Mr. Takazawa’s technical mastery is breathtaking. Most of the ten dishes were virtuoso displays of techniques and skills. Take the foie gras course. The foie gras was laid down on a crispy pastry foundation. Then it was tiled with thin slices of radish, arranged to simulate the look of carp (koi) scales. (This was to celebrate boys day when carp flyers are flown everywhere.) A bit of rose jam, rose-flavored salt, and various other tidbits accompanied the slice of “carp”. The visual effect was spectacular. Some courses were clearly designed for show. Take the squids. They are luminescent and came from a special place on the Japan sea coast. They were shown alive to the guests before being cooked (to perfection). Then they were served on top of a bowl of water illuminated by blue LEDs. Some dishes pushed technical virtuosity to the limits. Take the “Scallop Spaghetti”. Fresh scallops were ground up and somehow reconstituted into thin noodles, which were topped with sea urchins. Sometimes the cleverness worked well. Take the “Spring rolls”. A thin, perfectly humidified Vietnamese rice paper was stretched over a deep soup plate at the bottom of which there was a bit of dipping sauce. The perfectly cooked prawn rested on top of the rice paper together with a sprinkle of flowers and herbs from the chef’s farm. After presenting and describing the dish to us, Mrs. Takazawa deftly rolled up the whole thing. It was a visual feast followed by a gustatory one. Fashionable techniques from “molecular cuisine” were abundantly evident: foams, methyl cellulose, liquid nitrogen…

At this level of cooking, given all the technical brilliance, one is compelled to ask: How does it all add up? A meal is necessarily a sum of many parts, a kaiseki dinner even more so. The question of harmony and synthesis inevitably arises. I am sad to report that the ten dishes did not add up to a coherent ensemble. Some dishes were successful. Some were downright ordinary, even the visually gorgeous “koi” foie gras. Some, like the Scallop Spaghetti were too clever for their own good. I must commend Mr. Takazawa for his effort to master and inject Western ideas and techniques into the age-old kaiseki tradition. Yet in spite of this frenetic attempt at innovation, the most satisfying dish was the clam soup with bamboo shoots from Kyoto. Purely traditional, simple, honest, and delicious. In the end, while I was disappointed that the ten courses were unequal in their tastes, I felt most let down by the disparate nature of the meal. Too much technique yet nothing fits together.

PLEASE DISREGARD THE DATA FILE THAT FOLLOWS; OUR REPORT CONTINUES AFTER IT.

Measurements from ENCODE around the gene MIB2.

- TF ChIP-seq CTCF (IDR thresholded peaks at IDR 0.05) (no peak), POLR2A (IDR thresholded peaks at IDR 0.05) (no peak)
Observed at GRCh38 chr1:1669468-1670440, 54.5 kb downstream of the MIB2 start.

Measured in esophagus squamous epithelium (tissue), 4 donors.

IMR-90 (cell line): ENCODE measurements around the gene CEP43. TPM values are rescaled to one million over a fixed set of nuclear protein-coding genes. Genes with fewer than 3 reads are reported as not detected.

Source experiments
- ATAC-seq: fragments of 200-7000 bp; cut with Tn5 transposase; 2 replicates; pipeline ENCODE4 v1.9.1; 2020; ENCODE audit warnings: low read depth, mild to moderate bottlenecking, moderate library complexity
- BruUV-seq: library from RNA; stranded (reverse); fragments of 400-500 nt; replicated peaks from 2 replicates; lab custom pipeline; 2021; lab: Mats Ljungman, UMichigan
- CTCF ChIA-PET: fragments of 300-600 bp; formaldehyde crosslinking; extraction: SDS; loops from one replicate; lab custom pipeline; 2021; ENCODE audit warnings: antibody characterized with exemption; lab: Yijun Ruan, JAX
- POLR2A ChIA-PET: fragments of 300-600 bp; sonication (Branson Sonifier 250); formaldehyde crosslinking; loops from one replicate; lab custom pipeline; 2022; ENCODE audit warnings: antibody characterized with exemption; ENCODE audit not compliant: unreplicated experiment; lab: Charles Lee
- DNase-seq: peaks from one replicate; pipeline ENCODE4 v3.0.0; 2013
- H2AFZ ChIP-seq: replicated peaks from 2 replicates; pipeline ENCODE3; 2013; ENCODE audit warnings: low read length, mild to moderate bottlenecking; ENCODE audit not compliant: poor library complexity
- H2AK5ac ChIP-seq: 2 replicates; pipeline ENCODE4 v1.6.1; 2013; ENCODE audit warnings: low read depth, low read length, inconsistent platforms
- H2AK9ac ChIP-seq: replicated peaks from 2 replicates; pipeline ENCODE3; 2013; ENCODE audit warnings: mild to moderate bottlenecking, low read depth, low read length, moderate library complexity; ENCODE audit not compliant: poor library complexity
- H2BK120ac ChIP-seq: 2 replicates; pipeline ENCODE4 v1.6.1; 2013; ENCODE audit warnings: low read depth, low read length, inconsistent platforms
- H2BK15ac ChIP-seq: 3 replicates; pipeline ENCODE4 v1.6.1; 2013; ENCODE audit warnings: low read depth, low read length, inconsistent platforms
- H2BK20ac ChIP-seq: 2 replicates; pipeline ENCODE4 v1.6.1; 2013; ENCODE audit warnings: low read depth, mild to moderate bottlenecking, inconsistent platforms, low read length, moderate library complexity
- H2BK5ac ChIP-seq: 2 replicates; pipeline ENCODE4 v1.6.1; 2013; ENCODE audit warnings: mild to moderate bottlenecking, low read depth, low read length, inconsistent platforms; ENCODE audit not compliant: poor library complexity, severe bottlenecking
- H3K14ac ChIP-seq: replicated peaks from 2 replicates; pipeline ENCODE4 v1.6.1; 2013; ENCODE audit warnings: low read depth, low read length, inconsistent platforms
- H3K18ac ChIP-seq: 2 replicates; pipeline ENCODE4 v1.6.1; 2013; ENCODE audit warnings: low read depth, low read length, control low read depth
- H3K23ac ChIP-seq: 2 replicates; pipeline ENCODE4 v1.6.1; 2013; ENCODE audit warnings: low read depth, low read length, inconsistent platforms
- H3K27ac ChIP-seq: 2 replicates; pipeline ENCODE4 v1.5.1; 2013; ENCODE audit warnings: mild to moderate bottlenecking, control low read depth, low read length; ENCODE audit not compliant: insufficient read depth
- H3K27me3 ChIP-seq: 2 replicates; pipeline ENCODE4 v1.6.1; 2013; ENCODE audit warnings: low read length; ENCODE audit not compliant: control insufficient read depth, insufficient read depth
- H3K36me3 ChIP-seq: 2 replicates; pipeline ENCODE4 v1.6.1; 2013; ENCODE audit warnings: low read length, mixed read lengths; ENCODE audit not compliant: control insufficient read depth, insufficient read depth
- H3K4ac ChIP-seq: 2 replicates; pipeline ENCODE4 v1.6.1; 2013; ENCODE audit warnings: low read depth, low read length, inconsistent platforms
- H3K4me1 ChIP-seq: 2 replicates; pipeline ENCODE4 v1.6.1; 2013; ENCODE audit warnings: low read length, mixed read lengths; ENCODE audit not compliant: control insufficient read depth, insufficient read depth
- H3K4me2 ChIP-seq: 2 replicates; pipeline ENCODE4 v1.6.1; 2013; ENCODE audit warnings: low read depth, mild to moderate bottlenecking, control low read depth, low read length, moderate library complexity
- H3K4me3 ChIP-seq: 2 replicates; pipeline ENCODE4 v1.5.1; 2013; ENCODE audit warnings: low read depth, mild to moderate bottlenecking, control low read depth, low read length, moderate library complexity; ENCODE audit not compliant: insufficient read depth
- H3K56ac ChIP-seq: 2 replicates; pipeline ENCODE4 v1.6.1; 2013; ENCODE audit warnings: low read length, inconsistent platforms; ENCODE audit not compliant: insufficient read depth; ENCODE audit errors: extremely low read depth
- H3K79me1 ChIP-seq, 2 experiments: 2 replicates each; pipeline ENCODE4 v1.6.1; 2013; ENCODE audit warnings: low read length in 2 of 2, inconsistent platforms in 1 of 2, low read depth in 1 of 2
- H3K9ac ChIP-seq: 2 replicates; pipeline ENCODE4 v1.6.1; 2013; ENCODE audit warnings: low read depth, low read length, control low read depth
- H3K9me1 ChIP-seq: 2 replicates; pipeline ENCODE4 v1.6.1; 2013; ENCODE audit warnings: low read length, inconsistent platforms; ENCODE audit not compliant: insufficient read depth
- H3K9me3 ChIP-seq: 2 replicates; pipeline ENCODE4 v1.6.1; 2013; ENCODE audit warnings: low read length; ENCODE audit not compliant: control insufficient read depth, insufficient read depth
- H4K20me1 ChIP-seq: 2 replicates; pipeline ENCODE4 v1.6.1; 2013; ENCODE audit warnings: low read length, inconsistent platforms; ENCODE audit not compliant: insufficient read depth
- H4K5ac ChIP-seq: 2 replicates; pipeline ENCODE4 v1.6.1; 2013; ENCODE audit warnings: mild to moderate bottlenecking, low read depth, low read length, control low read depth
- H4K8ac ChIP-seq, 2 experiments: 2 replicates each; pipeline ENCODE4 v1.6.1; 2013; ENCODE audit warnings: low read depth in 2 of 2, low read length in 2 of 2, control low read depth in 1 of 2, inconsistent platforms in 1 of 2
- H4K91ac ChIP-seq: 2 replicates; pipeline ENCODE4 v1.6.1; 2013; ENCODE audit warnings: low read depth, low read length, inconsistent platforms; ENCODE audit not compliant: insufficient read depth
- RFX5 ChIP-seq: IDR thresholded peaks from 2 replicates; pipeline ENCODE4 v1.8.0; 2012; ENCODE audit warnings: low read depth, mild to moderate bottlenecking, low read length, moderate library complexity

There were four tables that evening. My girlfriend was the only guest whose native language was Japanese. The other three tables were occupied by people from Mexico, Singapore, and China. Mrs. Takazawa spoke to them only in English. For our meal and three glasses of sake, we paid almost ten times as much as we would for a decent, above average meal in the United States. This restaurant is fast becoming a fashionable place that only caters to the global nouveau riche. International, un-grounded, uprooted, and ultimately soulless. Now I know why there are no Michelin stars.